by: Hayden Mitchell
We have all had moments of forgetfulness. Moments where we are certain of something happening or being a certain way, but it is not. What happens when a mass of people have the same memory of something, but that something is not real? There is a term for this mass memory misconception: the Mandela Effect. The Mandela Effect is a term coined by self-described “paranorma consultant” Fiona Broome (Emery 1). The Mandela Effect is believed by Broome and her followers to be when “memories [are] out of sync with recorded history occur because our minds get entangled with alternate universes” (Ludden 2). There are many instances of the Mandela Effect which have baffled and intrigued millions.
The name Mandela Effect comes from the death of Nelson Mandela, the first noted mass memory mistake. Multitudes of people specifically remember Nelson Mandela dying in prison in 1991. The book English Alive states that Nelson Mandela died on July 23, 1991. This book was published on October 1, 1991, years before the now documented death in 2013 (Heugh 54). More than likely, information such as this would not be published incorrectly. This could be a coincidence or a misprint, but it does seem a little odd.
The most popular and common instance of the Mandela Effect that has generated the most online buzz is of a beloved children’s book and television series characters know to the world as the Barenstain Bears (Emery 3). The Berenstain Bears was an extremely popular children’s series, encompassing over 100 books and TV episodes. With this being such a vast and renowned series, many people read and enjoyed it, but did they all read the name wrong the entire time? Many of the people who enjoyed this series remember the title as the Berenstein Bears with an ‘e’ towards the end. I personally enjoyed this series regularly, and I remember it as Berenstein Bears. However, if a person were to look back on these books, the title would say Berenstain Bears with an ‘a’ towards the end. How can so many have misread the title of such a beloved book? It seems impossible.
The next example of the Mandela Effect involves another beloved children’s character, a silly monkey named Curious George. Curious George was and still is a favorite among children around the world, but did we all fabricate a tail onto his body? Curious George, if a person were to look at him now, is a cute, cartoon monkey… with no tail. Many people remember Curious George with a tail. Youtube star, Shane Dawson, recalls owning a Curious George stuffed animal and swinging it by its tail (“Conspiracy Theory”) ,but when he Googled ‘Curious George’, he found the same stuffed animal but without a tail.
One of my favorite examples of the Mandela Effect is from my favorite childhood movie: Snow White and the Seven Dwarfs. Most of my peers have seen this movie, and we all remember the famous scene where the Wicked Witch speaks to her enchanted mirror. Most people remember the Wicked Witch saying, “Mirror, mirror on the wall, who’s the fairest of them all?” I remember it like that, but looking back on the clip, the Wicked Witch says, “Magic mirror on the wall, who’s the fairest of them all?” (La Verne). As an avid Disney fan, I have seen this movie more times than I can count, but I do not remember the famous line as “Magic mirror…” until now. It could be summed up to childhood whimsy and misconceptions, but it seems strange, does it not?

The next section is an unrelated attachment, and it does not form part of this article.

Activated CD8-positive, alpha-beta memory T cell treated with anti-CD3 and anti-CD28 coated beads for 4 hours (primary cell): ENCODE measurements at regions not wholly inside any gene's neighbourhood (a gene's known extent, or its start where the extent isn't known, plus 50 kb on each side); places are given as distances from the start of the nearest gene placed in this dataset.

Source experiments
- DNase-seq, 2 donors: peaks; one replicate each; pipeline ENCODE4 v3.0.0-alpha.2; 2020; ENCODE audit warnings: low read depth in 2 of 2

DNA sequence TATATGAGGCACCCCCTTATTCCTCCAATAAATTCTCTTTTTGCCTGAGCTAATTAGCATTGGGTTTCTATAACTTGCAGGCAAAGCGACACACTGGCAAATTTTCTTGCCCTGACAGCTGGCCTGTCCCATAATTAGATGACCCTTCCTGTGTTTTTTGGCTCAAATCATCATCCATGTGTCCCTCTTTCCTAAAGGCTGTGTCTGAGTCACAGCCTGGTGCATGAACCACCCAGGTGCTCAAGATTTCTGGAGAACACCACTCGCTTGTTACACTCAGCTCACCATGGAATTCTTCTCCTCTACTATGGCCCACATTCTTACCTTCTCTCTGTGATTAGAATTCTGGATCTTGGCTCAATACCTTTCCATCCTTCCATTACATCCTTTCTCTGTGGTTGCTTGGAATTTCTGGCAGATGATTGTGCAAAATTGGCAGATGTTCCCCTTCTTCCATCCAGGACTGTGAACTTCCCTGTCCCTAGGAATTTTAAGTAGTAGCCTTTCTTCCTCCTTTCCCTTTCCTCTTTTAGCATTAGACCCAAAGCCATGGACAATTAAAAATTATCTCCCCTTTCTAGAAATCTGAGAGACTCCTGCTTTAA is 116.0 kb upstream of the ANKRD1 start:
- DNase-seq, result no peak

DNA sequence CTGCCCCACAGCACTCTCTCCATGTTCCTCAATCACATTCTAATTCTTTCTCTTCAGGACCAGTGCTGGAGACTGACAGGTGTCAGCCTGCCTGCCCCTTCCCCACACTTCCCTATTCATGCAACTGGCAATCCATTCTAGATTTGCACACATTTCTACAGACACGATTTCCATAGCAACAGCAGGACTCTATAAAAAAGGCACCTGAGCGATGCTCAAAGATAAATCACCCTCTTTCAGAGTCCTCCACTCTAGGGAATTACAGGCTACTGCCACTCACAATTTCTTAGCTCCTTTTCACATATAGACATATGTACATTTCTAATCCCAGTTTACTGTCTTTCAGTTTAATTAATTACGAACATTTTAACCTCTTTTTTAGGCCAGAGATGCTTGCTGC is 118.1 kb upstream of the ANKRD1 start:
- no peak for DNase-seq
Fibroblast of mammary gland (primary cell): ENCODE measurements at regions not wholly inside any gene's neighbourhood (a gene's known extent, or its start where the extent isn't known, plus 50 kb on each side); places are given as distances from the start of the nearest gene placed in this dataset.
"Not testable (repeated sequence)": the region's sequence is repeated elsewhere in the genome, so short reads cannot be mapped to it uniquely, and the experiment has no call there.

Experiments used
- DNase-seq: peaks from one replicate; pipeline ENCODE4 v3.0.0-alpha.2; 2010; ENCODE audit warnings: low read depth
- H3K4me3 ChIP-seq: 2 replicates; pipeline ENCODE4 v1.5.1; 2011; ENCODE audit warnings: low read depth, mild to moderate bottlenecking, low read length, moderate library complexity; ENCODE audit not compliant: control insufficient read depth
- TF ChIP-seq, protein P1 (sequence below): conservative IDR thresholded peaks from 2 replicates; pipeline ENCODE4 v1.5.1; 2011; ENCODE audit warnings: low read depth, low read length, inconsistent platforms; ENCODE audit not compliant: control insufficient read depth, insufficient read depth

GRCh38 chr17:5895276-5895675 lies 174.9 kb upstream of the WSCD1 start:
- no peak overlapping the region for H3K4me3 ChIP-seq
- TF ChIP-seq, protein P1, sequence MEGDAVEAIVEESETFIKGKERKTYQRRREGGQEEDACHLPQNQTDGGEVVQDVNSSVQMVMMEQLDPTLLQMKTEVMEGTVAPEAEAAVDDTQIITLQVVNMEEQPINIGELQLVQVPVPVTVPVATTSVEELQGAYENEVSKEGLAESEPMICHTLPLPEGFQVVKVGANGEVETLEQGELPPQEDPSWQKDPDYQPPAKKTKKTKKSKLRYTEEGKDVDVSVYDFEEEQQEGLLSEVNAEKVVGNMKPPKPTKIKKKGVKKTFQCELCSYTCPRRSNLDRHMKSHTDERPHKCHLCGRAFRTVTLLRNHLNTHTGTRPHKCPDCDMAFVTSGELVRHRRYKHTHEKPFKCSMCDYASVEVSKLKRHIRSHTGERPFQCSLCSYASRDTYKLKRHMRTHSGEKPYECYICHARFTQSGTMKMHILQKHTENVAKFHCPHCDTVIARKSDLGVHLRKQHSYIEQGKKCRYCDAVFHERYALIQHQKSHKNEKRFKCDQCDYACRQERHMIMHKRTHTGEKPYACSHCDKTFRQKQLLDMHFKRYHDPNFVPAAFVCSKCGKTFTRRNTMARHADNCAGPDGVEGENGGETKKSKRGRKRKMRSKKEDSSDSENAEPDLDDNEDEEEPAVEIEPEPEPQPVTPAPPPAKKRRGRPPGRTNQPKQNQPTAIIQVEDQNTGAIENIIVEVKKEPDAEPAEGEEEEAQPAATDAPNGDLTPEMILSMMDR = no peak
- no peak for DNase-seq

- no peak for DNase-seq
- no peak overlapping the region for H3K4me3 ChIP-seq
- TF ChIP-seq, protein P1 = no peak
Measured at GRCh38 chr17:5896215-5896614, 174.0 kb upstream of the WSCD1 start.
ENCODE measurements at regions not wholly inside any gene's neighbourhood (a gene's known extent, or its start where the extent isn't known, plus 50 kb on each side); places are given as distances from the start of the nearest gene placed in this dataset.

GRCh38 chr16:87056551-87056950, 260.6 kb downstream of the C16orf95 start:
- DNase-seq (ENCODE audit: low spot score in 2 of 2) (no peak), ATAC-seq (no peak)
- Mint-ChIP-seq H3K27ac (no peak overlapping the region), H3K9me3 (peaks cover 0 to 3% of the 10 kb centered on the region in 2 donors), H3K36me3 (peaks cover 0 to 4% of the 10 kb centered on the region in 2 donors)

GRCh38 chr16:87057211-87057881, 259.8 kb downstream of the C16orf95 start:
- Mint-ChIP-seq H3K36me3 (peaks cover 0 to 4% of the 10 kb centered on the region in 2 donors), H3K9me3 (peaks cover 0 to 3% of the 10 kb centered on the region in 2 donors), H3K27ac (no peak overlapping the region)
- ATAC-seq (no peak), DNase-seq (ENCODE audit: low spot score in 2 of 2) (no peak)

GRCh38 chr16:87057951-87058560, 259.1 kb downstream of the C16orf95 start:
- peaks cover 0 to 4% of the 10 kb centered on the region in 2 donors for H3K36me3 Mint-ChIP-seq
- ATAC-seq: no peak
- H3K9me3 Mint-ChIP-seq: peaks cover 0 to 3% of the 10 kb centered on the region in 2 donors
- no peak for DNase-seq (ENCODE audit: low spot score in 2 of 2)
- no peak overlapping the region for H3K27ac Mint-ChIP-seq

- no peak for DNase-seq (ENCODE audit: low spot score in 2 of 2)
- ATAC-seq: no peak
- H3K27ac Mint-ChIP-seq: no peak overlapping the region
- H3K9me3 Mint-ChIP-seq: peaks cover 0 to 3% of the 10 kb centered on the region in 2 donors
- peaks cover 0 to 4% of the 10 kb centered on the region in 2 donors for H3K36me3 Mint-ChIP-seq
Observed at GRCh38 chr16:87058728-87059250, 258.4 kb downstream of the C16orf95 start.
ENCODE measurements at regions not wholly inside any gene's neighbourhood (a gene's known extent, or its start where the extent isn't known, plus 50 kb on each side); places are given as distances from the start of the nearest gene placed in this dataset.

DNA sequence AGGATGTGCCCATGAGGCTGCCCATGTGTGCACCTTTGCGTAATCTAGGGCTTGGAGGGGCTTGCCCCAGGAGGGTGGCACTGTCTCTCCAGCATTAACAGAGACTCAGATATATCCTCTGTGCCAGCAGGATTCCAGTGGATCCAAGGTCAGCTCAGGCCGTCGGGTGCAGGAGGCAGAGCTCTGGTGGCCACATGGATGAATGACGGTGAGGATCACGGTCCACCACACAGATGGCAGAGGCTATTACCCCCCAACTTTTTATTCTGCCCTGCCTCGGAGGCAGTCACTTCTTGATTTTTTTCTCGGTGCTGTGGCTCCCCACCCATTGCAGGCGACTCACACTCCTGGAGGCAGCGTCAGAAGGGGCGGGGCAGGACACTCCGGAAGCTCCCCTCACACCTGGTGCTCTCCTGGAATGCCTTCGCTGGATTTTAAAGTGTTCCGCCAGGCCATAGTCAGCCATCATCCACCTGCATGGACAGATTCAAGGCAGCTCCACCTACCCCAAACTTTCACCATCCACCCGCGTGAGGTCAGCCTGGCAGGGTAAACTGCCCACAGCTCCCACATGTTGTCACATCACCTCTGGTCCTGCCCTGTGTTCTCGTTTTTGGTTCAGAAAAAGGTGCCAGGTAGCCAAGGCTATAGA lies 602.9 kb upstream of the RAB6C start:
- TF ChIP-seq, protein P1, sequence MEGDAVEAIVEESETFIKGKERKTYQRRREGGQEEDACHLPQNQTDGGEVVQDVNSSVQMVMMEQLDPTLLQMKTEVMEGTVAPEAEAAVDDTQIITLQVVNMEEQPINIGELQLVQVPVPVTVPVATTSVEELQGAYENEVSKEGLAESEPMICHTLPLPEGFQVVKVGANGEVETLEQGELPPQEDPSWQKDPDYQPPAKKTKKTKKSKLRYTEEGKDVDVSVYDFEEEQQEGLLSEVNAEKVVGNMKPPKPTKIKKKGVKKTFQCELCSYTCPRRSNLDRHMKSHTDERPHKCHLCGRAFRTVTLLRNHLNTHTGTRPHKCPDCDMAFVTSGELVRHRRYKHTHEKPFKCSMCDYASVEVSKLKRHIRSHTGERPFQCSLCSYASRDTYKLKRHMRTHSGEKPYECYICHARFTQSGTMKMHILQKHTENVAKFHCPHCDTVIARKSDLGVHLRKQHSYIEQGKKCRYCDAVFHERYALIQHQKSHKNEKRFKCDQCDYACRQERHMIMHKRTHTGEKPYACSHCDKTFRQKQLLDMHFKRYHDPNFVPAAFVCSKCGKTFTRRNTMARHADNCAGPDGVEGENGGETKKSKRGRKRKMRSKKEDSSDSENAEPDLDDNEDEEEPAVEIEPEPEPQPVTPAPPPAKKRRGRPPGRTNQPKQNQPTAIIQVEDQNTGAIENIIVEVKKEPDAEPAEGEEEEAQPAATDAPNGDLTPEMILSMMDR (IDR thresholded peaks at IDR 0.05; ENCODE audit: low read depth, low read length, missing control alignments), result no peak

There is a popular air freshener brand many people in the United States use. Many people remember this air freshener being named Febreeze, but all of those people are incorrect. If a person were to go to the store and pick up a bottle of this air freshener, the label would say Febreze with one ‘e’. I brought this up to many people, including the administration at my school, and everyone remembers it as ‘Febreeze’. This phenomenon could be accounted for by the pronunciation of Febreze, but how is it so many people specifically remember the labels and commercials spelling it as ‘Febreeze’?
Everyone who has heard of the Mandela Effect speculates whether or not it is real, and that is exactly what this is: speculation. Nothing I have said in this paper has been proven or disproven, it is all theories and personal accounts from people who believe they have experienced the Mandela Effect.
The Mandela Effect is something that confuses millions. We are made up of a collection of memories, and it is hard for us to believe these memories could be wrong. There is some ‘proof’ of the Mandela Effect out there, but whether one chooses to believe it or not is up to him. There are strange things in this universe we have yet to explain, so maybe there is a possibility of alternate universes. Maybe there are shifts in the time-space-continuum, or maybe humans are simply flawed creatures. Maybe our brains make up things without us realizing, and we choose to believe it. No matter the case, the Mandela Effect is an extremely interesting topic. Maybe one day, we will find out the truth.
“Conspiracy Theory- The Mandela Effect.” YouTube, uploaded by Shane Dawson, 30 Aug. 2016, http://www.youtube.com/watch?v=_3l8idr9QFE. Accessed 18 Oct. 2016.
Emery, David. “The Mandela Effect.” snopes.com, 7 July 2016, http://www.snopes.com/2016/07/24/ the-mandela-effect/. Accessed 4 Oct. 2016.
Heugh, Kathleen, and Anita Kennet. English Alive 1990, writings from High Schools in Southern
Africa. Claremont: Western Cape Branch of the South African Council for English Education,1991.
La Verne, Lucille, performer. Snow White and the Seven Dwarfs. Disney, 1937.
Ludden, David, Ph.D. “Ben Carson and the Mandela Effect.” Psychology Today, 9 Nov. 2015, http://www.psychologytoday.com/blog/talking-apes/201511/ben-carson-and-the-mandela-effect Accessed 4 Oct. 2016.